Day one of the Sesame Street workshop.
So this is the week that I’m at the Sesame Street puppetry workshop. It is fun. Oh, guys… it is so much fun.
Trying to describe it for you, that’s harder. It’s such a movement based form and a lot of the moments of ah-ha! are involving subtle things like the precise angle of your hand and the difference that a single millimeter can make. Not even exaggerating there.
But I’ll try, because I’m supposed to also be a writer and all good with words and stuff.
There are twenty-five of us in this session. 300 people auditioned. They narrowed it to 50 and we’re split into two sessions. Then those sessions, they split down into 8 person “pods.” There are three instructors, Marty Robinson, Matt Vogel, and Peter Linz. The participants range from people who are brand new at this to people who work for Henson and everywhere in between. Some folks I’m old friends with. Some I’m just meeting. Everyone is nice. EVERYONE. It’s a great group.
In the morning, we started at 10, with a brief orientation session and then were sent off in our pod to one of the instructors. They are having us rotate between the instructors, which is kind of funny because it feels oddly like class change in highschool. I keep thinking I should start passing notes.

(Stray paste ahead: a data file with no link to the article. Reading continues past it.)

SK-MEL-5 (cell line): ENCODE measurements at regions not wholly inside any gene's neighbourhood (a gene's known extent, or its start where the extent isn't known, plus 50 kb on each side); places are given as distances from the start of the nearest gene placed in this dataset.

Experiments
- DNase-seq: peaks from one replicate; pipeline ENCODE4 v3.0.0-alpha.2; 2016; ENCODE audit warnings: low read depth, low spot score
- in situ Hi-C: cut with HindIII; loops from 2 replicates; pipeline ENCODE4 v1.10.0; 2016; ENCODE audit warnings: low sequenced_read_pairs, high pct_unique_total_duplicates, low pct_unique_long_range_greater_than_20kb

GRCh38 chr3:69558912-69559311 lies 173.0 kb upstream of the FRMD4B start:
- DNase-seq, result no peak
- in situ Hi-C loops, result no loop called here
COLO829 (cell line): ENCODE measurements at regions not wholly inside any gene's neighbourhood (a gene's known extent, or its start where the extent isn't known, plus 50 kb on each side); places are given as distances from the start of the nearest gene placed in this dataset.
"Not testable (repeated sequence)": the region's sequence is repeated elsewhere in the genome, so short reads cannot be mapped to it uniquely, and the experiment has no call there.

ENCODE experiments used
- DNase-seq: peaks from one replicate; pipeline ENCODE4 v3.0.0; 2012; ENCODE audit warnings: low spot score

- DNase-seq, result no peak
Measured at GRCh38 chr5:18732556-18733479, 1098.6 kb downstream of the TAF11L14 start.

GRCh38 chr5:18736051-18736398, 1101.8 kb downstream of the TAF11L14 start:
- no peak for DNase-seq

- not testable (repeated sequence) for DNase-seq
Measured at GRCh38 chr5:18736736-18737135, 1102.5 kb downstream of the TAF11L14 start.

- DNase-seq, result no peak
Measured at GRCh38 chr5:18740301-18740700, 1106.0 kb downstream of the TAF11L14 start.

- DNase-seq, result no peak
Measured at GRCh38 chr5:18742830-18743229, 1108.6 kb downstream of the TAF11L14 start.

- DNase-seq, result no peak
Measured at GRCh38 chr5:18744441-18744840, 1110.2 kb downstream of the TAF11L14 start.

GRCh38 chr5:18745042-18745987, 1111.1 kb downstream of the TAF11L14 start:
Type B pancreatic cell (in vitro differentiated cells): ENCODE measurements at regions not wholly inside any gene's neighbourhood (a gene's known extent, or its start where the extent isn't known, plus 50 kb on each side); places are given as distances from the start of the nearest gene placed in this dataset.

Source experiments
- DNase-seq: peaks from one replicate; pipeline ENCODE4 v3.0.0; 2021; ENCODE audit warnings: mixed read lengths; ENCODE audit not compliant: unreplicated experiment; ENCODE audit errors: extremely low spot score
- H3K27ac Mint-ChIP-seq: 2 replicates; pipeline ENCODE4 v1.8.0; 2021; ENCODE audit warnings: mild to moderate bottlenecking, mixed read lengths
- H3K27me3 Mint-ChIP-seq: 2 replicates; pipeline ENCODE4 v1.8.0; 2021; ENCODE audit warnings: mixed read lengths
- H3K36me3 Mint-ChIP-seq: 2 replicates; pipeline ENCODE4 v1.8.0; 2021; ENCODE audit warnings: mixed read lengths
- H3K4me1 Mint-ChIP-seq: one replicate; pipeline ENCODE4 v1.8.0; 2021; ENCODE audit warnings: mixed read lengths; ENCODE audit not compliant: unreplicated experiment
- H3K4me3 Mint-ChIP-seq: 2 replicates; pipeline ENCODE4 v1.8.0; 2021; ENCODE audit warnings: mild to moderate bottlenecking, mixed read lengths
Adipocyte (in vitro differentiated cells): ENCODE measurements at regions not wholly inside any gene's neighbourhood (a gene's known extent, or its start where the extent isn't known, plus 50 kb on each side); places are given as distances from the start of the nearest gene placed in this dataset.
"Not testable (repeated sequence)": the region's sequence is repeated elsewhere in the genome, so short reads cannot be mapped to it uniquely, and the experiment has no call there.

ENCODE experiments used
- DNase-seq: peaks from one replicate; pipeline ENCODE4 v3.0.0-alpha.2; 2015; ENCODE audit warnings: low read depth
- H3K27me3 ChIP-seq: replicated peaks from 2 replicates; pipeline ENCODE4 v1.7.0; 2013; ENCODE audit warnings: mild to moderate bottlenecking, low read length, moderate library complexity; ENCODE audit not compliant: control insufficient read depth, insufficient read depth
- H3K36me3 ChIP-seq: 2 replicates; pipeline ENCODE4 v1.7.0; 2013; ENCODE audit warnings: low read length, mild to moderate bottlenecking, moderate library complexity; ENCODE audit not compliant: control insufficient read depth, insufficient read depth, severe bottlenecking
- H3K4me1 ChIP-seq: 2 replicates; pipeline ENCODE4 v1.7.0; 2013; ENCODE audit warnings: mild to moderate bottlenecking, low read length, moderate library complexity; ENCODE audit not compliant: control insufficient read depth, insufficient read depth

My first session was with Peter Linz. Peter and I have known each other since before he started at Sesame Street and he is my oldest puppetry friend. He is brilliant at this and a damn good teacher. They had told us that they were going to start with some basics, just to help them assess where we are were. Peter’s first exercise is the same one I use when I teach probably because we both trained at the Center for Puppery Arts. Recognizing the form of the exercise is not the same as having the execution, and usually I do tabletop puppetry not video. So it was familiar and strange all at the same time.
Basically, you walk the puppet into frame, turn to the camera and say, “I came from over there [look] and I’m going over there [look]. Nice talking to you. [focus on camera.] Goodbye.” And then walk out.
Sounds dead simple, right?
Yeah… Walking was fine. Focus was fine. Lipsync was sloppy. There was a very slight delay on the monitor and I honestly don’t know if I was being thrown by that or if I was just out of practice. I suspect that it was a combination. I am out of practise, so the slight delay threw me more than it should have. Think of it like hearing your own voice when talking, but a movement based thing.